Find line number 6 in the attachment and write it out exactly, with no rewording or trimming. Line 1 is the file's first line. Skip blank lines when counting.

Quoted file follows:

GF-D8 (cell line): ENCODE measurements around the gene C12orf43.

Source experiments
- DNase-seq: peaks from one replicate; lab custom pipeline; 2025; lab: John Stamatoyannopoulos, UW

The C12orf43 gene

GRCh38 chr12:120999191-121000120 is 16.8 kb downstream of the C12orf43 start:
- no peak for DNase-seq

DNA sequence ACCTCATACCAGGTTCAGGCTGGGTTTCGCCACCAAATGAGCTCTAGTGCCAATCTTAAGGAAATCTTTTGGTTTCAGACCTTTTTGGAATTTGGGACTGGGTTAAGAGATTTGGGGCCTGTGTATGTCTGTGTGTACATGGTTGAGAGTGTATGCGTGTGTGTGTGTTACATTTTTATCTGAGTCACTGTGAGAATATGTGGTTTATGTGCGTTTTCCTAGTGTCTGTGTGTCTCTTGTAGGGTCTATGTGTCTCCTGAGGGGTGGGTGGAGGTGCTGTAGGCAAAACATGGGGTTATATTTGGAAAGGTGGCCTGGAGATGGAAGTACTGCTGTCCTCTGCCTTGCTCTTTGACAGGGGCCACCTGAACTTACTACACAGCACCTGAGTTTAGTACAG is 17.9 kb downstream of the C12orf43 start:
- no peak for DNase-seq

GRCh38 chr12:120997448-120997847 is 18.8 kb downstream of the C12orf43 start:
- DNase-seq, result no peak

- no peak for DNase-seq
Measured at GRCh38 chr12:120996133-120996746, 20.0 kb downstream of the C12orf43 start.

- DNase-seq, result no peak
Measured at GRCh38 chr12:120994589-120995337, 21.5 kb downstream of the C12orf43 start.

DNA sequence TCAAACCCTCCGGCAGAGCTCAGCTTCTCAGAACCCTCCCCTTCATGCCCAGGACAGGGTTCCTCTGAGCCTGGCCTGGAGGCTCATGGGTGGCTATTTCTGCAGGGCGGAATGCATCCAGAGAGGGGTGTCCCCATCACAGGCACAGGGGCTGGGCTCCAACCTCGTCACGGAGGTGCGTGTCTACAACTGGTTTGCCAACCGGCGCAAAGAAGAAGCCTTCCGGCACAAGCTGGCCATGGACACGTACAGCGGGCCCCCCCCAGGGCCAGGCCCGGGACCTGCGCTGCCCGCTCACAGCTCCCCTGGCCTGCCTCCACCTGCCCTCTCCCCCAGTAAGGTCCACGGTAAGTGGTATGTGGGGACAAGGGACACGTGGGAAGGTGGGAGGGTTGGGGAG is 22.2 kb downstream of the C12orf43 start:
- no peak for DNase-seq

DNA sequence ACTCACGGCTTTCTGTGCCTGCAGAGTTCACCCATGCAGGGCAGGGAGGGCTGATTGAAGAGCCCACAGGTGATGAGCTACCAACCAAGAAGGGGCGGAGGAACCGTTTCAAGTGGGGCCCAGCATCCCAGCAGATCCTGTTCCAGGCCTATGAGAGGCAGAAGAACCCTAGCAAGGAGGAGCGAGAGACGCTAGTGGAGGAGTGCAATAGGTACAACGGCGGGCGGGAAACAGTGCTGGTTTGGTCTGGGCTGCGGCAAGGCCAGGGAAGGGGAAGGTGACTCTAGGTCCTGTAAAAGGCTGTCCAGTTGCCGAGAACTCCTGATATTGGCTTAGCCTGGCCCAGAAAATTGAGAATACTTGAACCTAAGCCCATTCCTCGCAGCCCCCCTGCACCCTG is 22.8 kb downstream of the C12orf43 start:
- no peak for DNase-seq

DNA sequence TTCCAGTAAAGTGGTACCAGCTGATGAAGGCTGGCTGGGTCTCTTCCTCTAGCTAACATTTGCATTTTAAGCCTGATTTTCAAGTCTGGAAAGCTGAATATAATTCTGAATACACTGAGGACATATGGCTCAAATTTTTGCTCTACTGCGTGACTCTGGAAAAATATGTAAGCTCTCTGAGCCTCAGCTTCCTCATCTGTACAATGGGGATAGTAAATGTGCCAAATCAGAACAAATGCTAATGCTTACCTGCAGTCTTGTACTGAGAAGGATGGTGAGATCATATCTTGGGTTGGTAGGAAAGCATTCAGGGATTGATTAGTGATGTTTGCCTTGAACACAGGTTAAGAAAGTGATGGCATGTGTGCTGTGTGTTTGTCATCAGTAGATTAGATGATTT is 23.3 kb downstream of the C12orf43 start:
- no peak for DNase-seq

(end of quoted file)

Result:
- no peak for DNase-seq